History Doctoral Candidate Awarded 2023-2024 Fulbright Scholarship

History doctoral candidate & Fulbright Scholar, Patrick Leech, describes his research project that is taking him to Hungary.  

May 16, 2023
man in suit and glasses smiling

I’m honored to be selected and excited about the work I will be doing in Hungary next academic year. As a bit of context, my areas of specialization are the Global Cold War and Hungary & Eastern Europe while also incorporating digital humanities skills developed at Baylor and from my prior IT career. My dissertation project is on the role of US-based Hungarian communities in the response to the Hungarian revolt and refugee crises of 1956-1957, how the arrival of the Hungarian refugees affected that diaspora community, and the participation of the expanded community in local, national, and international Cold War policies.  

I am currently a doctoral researcher with the The Post-1956 Refugee Crisis and Hungarian Émigré Communities During the Cold War Project at the Történettudományi Intézet (Institute of History) in the Bölcsészettudományi Kutatóközpont (Research Center for the Humanities) which is a major research center in Budapest. The Fulbright grant will allow me to work in person with my Hungarian-based colleagues in the construction of digital resources related to Hungarian refugees and the global Hungarian diaspora. It will also allow me to utilize materials unavailable to me in the US and share my work with an international audience of scholars and community members. Ultimately, this amazing opportunity will allow me to better understand Hungarian culture, be a better scholar, and hopefully develop lifelong relationships.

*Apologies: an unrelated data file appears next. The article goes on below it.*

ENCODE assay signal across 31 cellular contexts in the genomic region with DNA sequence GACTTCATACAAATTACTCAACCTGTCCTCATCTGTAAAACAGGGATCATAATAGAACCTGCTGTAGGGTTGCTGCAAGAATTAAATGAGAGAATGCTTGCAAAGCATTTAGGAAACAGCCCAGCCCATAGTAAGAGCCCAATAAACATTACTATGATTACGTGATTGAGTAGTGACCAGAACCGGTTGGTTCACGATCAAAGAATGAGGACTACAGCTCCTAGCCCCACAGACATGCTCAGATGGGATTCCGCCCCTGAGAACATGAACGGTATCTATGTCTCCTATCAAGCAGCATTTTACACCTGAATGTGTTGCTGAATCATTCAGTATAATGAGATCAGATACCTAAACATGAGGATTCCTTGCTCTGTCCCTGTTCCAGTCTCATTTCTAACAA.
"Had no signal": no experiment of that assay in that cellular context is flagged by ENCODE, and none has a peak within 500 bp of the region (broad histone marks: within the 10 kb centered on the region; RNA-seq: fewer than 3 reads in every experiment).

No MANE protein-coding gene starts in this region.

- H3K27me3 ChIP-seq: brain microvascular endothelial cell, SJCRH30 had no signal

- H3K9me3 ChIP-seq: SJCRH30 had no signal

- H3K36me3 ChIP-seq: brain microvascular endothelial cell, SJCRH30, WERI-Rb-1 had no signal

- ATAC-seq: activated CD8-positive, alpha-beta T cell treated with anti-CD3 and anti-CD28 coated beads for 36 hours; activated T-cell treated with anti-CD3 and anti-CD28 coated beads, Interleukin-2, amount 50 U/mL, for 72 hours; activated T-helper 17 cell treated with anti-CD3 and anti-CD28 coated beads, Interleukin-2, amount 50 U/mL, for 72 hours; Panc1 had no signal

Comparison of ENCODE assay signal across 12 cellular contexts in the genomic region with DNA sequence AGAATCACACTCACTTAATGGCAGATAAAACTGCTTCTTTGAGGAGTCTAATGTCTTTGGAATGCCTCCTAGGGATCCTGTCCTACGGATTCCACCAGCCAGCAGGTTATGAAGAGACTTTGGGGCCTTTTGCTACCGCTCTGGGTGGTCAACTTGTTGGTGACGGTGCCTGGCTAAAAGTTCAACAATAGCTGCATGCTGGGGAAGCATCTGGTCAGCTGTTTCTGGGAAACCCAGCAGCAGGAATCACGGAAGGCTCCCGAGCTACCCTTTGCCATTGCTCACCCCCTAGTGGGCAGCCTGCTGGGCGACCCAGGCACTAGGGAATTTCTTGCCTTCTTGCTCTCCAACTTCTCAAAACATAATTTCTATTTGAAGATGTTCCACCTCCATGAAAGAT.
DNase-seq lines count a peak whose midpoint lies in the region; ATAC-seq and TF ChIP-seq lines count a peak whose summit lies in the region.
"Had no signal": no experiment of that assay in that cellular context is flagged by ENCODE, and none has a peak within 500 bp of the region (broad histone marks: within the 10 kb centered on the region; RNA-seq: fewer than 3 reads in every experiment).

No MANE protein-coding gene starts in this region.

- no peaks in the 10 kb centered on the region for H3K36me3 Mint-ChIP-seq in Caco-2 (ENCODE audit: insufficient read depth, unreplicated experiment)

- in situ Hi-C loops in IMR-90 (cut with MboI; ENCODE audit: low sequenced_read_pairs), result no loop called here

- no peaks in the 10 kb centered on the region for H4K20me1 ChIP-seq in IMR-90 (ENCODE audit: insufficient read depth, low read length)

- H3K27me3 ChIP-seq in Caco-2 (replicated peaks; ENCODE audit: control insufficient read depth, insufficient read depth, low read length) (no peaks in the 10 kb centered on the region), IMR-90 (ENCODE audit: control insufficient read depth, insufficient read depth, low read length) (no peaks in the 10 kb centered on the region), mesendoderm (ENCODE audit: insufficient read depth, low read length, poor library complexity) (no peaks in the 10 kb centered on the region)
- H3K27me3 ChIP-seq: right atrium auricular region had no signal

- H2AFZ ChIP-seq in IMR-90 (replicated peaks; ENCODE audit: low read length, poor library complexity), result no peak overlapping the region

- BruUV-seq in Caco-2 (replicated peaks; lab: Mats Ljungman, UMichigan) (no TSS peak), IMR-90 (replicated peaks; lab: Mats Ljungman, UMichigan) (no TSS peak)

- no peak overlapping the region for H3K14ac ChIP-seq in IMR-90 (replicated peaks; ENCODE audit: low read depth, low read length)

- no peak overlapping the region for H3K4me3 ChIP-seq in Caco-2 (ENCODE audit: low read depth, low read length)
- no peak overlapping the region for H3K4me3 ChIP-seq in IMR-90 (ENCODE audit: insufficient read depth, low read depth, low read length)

Read more about Leech’s award at Baylor's Grad School Research Profile. Patrick Leech is co-advised by Julie DeGraffenried and Stephen Sloan. 

Sic ‘em!